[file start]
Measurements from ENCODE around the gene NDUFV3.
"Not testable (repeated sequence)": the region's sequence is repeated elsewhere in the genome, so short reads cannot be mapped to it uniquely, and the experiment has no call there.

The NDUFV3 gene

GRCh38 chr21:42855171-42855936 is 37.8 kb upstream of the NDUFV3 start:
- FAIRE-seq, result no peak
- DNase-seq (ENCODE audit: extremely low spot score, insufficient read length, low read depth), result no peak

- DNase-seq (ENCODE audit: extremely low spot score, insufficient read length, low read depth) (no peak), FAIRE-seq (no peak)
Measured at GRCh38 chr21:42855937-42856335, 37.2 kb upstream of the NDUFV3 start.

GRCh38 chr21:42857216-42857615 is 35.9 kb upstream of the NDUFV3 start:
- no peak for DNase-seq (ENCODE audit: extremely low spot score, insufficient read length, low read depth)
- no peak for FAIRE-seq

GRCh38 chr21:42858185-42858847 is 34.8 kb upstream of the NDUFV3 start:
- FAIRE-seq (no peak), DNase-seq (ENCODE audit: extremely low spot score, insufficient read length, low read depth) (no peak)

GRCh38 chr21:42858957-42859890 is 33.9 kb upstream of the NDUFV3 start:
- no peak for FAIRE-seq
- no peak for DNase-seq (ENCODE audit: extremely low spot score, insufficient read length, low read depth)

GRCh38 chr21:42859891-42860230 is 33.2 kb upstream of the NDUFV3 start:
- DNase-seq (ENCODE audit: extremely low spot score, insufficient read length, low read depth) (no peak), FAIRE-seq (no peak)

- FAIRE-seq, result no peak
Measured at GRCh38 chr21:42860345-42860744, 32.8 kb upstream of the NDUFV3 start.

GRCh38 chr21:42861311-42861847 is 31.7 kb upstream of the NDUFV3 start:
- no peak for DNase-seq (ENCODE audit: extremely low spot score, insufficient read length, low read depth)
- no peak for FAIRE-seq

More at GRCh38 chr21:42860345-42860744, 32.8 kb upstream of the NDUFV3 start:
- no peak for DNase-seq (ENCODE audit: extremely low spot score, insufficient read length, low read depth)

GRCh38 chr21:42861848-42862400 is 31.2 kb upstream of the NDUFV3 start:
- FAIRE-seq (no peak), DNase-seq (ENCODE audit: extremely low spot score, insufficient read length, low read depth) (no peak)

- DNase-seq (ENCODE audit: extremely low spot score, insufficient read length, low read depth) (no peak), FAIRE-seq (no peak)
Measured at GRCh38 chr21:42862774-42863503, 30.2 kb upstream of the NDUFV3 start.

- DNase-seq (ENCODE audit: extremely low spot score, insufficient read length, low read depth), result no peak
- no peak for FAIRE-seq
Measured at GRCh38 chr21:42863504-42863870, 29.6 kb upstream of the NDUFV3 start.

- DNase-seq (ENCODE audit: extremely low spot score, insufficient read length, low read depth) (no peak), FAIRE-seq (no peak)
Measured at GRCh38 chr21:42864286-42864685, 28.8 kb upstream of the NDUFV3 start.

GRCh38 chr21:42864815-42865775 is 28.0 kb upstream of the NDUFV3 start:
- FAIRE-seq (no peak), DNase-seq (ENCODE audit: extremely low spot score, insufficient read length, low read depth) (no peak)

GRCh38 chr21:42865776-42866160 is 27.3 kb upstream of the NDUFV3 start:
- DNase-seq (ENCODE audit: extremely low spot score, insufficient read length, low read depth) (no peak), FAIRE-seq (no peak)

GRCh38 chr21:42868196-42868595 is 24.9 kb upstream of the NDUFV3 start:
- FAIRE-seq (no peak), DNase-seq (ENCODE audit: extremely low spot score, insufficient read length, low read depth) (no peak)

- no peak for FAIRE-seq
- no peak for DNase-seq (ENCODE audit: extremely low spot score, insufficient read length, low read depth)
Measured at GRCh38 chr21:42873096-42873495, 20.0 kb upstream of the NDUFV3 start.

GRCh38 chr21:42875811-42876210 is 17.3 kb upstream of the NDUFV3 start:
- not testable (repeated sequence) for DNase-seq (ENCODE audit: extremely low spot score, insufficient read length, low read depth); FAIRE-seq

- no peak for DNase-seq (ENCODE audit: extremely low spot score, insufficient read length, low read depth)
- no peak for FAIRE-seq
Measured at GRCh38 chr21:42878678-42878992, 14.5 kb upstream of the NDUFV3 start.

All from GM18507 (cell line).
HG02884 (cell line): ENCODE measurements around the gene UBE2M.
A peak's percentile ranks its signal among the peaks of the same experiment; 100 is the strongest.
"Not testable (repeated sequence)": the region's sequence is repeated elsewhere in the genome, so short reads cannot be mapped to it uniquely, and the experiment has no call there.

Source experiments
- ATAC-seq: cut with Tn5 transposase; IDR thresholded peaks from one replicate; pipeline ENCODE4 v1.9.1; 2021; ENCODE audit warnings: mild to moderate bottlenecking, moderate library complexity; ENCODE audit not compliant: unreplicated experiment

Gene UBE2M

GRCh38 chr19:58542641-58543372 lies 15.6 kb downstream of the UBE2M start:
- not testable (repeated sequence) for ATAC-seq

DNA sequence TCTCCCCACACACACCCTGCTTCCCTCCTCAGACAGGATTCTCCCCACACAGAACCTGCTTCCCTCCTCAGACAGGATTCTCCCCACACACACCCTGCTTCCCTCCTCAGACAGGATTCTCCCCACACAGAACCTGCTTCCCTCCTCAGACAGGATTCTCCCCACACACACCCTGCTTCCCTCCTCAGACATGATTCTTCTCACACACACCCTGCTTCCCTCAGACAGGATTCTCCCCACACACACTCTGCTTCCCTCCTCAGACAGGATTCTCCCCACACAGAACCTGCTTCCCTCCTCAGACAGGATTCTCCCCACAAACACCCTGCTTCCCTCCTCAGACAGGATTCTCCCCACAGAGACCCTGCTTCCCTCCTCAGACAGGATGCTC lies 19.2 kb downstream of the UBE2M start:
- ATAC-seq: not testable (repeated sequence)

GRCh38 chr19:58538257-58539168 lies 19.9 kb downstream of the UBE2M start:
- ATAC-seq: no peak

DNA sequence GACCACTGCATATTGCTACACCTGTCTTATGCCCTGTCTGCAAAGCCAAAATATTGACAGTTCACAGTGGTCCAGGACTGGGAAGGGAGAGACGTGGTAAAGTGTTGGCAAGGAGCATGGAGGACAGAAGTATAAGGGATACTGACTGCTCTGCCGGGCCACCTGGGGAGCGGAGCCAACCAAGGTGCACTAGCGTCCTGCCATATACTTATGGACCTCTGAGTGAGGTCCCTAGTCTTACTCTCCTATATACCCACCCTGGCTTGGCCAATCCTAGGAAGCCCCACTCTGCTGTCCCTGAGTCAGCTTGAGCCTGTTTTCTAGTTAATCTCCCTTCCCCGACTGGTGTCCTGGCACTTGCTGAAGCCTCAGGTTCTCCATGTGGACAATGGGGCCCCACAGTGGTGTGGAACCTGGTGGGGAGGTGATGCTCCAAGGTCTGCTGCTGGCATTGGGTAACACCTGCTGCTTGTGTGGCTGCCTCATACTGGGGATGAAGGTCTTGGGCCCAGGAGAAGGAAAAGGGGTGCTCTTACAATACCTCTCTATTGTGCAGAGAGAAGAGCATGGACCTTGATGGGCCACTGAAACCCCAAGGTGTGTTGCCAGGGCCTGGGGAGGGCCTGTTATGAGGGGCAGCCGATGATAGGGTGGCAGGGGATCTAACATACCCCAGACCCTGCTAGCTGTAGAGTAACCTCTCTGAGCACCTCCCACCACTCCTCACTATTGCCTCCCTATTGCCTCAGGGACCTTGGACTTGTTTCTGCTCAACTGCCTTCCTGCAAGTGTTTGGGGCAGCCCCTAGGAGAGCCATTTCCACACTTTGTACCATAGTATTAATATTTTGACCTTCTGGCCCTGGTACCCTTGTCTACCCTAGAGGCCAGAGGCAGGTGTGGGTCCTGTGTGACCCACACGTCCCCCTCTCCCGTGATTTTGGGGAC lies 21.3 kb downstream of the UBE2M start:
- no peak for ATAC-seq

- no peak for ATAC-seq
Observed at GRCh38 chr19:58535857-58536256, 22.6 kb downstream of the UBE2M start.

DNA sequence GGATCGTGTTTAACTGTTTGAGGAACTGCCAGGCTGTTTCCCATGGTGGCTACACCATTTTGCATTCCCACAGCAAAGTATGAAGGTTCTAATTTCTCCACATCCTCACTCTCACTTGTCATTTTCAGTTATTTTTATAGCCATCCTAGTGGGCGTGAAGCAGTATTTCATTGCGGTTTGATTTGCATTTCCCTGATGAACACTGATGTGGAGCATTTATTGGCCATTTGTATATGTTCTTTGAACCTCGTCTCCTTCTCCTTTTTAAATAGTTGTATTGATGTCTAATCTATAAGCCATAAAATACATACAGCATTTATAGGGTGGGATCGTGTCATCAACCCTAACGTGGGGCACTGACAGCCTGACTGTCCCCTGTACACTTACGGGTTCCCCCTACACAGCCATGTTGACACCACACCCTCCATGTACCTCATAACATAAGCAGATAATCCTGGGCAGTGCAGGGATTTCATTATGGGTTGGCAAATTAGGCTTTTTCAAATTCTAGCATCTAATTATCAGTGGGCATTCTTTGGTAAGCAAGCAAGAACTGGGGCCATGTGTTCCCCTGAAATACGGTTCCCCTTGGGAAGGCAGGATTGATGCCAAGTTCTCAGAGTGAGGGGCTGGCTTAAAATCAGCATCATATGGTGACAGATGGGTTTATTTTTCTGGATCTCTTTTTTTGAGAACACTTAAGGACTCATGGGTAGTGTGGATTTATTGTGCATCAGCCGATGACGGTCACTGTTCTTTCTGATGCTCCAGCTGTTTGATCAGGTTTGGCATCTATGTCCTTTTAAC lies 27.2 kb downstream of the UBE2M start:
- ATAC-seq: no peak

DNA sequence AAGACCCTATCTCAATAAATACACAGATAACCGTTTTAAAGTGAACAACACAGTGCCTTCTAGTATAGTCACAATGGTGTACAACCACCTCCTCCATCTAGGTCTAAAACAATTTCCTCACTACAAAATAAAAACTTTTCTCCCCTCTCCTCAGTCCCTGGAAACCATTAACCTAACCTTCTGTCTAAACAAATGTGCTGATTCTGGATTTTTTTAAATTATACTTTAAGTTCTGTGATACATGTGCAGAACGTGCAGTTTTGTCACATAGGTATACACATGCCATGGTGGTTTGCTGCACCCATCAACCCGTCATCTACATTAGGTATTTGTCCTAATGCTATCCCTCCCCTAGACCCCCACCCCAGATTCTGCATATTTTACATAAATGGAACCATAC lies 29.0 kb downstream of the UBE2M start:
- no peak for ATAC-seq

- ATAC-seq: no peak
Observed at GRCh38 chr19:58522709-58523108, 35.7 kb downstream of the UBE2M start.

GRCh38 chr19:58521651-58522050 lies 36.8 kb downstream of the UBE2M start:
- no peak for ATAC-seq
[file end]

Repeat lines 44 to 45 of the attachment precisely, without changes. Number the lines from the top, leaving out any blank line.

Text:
GRCh38 chr21:42875811-42876210 is 17.3 kb upstream of the NDUFV3 start:
- not testable (repeated sequence) for DNase-seq (ENCODE audit: extremely low spot score, insufficient read length, low read depth); FAIRE-seq